True Refining Fire

The morning the Provo Tabernacle caught fire, I was at work producing the 5:30 a.m. radio news segments for Classical 89.1 KBYU-FM. The fire was the big story of the day, and the news was particularly devastating to me, a young journalism student, because I hadn’t yet set foot in the tabernacle, and now I had forever missed the opportunity.

Provo City Center Temple

© Brad Slade

Following the fire, I heard accounts of people who smelled smoke during the dress rehearsal the night the tabernacle burned and reports of multiple fire alarms that were acknowledged and then ignored—the alarms had a tendency to sound off on their own due to a system glitch.

As a result of disregarded signals, one of the oldest church buildings of this dispensation burned into a hollow shell.

I’m sure a number of people who experienced the warning signs of the fire were tormented about the missed opportunities to prevent the loss of the building. Similarly, I feel pain and guilt when I ignore my own spiritual warnings and make a wrong choice. Consumed by additional feelings of self-disappointment when I’ve stumbled for the umpteenth time, I listen to the adversary whisper lies that I’ve forfeited an eternity of blessings and can never be as whole as I once was.

But less than a year after the fire, President Thomas S. Monson made a beautiful announcement in the 2011 October general conference: the Provo Tabernacle would become a temple.

Provo City Center Temple

© Brad Slade

As a tabernacle the building served a wonderful role as a community-gathering center for cultural performances and religious services. But now as a temple this building will become perfect. It will do good for many generations of people in the future and in the past. Because of a missed opportunity, this building will become a more holy and sacred place than it was before.

The Provo City Center Temple reminds us that our failings can open pathways to our greatest growth. But to grow we need to first let go of what might have been. In his monumental BYU devotional address titled “Remember Lot’s Wife,” Elder Jeffrey R. Holland counseled:

There is something in us, at least in too many of us, that particularly fails to forgive and forget earlier mistakes in life—either mistakes we ourselves have made or the mistakes of others. That is not good. It is not Christian. It stands in terrible opposition to the grandeur and majesty of the Atonement of Christ. To be tied to earlier mistakes—our own or other people’s—is the worst kind of wallowing in the past from which we are called to cease and desist.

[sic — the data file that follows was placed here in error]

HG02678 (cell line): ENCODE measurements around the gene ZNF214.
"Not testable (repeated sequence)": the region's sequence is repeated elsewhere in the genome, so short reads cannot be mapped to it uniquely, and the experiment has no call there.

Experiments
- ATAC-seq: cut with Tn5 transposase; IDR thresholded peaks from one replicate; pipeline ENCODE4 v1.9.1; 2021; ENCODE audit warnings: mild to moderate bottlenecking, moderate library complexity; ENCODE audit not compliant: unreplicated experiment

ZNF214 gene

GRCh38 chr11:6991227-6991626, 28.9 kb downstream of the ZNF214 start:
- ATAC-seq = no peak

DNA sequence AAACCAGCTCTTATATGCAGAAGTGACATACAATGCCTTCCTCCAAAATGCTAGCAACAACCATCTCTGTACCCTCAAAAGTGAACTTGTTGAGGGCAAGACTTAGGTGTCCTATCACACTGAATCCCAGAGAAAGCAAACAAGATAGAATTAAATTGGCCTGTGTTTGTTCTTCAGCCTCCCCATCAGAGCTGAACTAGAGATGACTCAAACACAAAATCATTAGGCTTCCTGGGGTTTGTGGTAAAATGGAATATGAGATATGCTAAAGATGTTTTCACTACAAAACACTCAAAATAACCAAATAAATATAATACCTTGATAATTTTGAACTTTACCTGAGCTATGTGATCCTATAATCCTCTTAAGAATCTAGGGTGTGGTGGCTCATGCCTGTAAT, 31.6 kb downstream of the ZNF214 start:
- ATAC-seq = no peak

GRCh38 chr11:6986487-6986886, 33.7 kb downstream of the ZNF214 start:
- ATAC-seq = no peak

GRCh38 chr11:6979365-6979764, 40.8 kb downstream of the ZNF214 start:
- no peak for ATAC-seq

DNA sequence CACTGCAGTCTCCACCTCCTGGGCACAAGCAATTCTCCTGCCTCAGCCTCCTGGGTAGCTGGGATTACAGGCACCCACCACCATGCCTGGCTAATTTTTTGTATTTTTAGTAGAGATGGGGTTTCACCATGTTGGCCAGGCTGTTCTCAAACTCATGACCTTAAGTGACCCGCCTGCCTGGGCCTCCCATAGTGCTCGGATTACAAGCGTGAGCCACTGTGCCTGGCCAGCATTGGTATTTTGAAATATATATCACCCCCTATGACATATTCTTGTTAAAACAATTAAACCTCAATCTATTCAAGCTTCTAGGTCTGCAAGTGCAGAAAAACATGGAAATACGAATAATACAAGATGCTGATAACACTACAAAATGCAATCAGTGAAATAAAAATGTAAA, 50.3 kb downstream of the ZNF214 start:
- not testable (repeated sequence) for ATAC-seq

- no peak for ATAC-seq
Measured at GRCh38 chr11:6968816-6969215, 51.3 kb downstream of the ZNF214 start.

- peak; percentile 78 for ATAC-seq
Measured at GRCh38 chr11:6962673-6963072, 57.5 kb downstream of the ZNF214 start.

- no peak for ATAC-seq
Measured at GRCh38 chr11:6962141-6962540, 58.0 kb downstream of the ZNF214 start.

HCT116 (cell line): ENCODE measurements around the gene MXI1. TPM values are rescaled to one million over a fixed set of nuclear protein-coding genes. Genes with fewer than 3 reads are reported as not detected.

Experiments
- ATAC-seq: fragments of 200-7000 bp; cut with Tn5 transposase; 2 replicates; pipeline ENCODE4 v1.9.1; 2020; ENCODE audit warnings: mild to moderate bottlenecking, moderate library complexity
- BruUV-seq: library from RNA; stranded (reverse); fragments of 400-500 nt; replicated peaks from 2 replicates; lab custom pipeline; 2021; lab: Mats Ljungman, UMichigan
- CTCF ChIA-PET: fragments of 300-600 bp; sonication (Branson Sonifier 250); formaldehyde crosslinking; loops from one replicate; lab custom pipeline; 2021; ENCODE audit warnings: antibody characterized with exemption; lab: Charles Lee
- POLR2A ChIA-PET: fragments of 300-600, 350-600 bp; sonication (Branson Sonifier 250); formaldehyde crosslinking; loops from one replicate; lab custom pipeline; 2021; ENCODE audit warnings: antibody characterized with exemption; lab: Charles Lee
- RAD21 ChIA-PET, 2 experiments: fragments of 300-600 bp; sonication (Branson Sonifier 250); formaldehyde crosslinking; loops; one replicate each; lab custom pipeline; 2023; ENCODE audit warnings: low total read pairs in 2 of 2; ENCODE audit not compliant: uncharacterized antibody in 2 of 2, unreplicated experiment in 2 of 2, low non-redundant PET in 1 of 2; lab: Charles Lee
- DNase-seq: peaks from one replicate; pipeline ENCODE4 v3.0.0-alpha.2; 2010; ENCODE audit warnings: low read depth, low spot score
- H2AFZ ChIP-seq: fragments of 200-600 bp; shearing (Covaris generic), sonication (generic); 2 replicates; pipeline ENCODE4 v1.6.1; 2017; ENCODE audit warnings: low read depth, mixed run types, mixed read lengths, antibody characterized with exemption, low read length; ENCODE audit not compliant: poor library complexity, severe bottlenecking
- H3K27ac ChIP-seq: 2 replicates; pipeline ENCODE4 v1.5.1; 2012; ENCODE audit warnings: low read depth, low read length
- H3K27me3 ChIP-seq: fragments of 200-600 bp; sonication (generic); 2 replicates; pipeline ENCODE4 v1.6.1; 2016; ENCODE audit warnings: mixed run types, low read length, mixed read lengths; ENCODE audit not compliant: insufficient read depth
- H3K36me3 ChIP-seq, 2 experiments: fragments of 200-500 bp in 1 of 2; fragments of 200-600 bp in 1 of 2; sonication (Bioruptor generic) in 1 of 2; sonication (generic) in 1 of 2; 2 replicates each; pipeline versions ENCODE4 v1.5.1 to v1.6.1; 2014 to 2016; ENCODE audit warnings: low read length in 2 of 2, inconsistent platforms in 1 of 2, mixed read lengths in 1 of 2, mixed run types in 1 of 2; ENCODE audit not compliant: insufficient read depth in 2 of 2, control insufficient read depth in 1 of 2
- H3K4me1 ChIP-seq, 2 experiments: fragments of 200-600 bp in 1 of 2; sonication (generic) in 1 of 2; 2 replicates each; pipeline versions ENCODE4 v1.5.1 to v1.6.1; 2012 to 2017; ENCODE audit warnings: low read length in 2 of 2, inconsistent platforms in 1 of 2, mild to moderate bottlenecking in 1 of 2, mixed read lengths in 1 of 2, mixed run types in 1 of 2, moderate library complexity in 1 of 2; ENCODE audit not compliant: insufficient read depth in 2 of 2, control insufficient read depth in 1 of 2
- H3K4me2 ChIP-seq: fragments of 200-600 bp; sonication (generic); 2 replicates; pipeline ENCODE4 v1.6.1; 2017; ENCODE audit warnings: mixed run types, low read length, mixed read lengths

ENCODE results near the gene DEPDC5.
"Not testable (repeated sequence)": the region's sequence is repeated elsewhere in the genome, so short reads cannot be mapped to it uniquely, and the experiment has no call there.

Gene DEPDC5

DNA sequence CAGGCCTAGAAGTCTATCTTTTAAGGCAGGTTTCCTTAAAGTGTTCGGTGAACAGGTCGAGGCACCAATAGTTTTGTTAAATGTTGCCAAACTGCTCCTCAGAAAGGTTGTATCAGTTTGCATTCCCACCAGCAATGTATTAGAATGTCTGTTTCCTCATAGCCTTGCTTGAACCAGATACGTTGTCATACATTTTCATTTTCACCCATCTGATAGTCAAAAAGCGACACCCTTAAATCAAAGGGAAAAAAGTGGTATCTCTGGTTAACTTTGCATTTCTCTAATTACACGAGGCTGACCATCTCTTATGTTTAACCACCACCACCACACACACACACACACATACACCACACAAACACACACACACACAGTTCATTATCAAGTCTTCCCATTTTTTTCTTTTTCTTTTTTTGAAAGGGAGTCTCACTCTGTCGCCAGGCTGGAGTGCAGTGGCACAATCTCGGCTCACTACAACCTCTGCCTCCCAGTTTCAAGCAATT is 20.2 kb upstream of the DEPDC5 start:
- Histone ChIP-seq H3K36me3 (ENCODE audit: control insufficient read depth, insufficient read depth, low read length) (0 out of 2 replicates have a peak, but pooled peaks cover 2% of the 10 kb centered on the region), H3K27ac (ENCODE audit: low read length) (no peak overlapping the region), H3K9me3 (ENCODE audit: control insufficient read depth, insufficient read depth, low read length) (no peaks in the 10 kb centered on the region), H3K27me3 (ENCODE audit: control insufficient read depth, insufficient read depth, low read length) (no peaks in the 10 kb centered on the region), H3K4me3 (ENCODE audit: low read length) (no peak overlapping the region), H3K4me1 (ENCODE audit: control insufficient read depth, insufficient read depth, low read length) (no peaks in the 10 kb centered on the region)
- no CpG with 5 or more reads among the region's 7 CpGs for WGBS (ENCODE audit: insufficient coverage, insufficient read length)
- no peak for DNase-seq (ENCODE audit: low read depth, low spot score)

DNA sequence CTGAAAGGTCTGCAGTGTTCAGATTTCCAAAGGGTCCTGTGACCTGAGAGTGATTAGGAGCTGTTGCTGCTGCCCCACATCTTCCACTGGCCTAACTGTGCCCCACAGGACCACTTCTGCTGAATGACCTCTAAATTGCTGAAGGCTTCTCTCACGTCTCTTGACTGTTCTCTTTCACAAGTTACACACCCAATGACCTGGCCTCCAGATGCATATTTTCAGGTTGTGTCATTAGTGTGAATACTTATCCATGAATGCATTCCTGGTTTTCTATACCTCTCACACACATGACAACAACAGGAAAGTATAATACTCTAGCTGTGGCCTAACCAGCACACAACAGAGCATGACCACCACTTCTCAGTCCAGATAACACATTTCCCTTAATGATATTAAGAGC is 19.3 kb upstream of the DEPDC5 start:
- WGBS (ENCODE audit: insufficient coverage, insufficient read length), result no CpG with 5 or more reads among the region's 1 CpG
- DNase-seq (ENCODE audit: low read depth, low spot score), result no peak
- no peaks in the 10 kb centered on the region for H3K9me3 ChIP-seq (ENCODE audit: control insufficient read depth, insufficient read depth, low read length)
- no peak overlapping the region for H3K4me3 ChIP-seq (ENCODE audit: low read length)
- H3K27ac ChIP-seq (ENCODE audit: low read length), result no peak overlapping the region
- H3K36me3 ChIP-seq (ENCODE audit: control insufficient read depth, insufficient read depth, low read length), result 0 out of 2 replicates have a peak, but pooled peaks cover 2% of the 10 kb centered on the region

I don’t mean to diminish the consequences of not heeding physical or spiritual warnings. The restoration of the tabernacle/temple has been very costly, both in resources and in time. In parallel, dealing with the consequences of our mistakes can be very hard. Satan would have us dwell in hopelessness and shame, but a merciful and loving God would help us pick ourselves up, dust ourselves off, and move forward doing our best to make things right. Through the Atonement of Jesus Christ not only can we be restored to what we once were, but we can also be made so much better—even perfected.

Every time I pass the Provo City Center Temple, I am reminded of its powerful example of true refining fire.

Read more about the the Provo City Center Temple at http://magazine.byu.edu/article/of-beehives-books-and-bricks.

Provo City Center Temple

© Brad Slade

Natalie Ipson

Natalie T. Ipson is the BYU campus news and media relations manager. Off campus, you’ll likely find her on a trail through a canyon or in a stadium cheering on the Cougars. “Those who have faith and move forward with a happy spirit will find that things always work out.” –Gordon B. Hinckley

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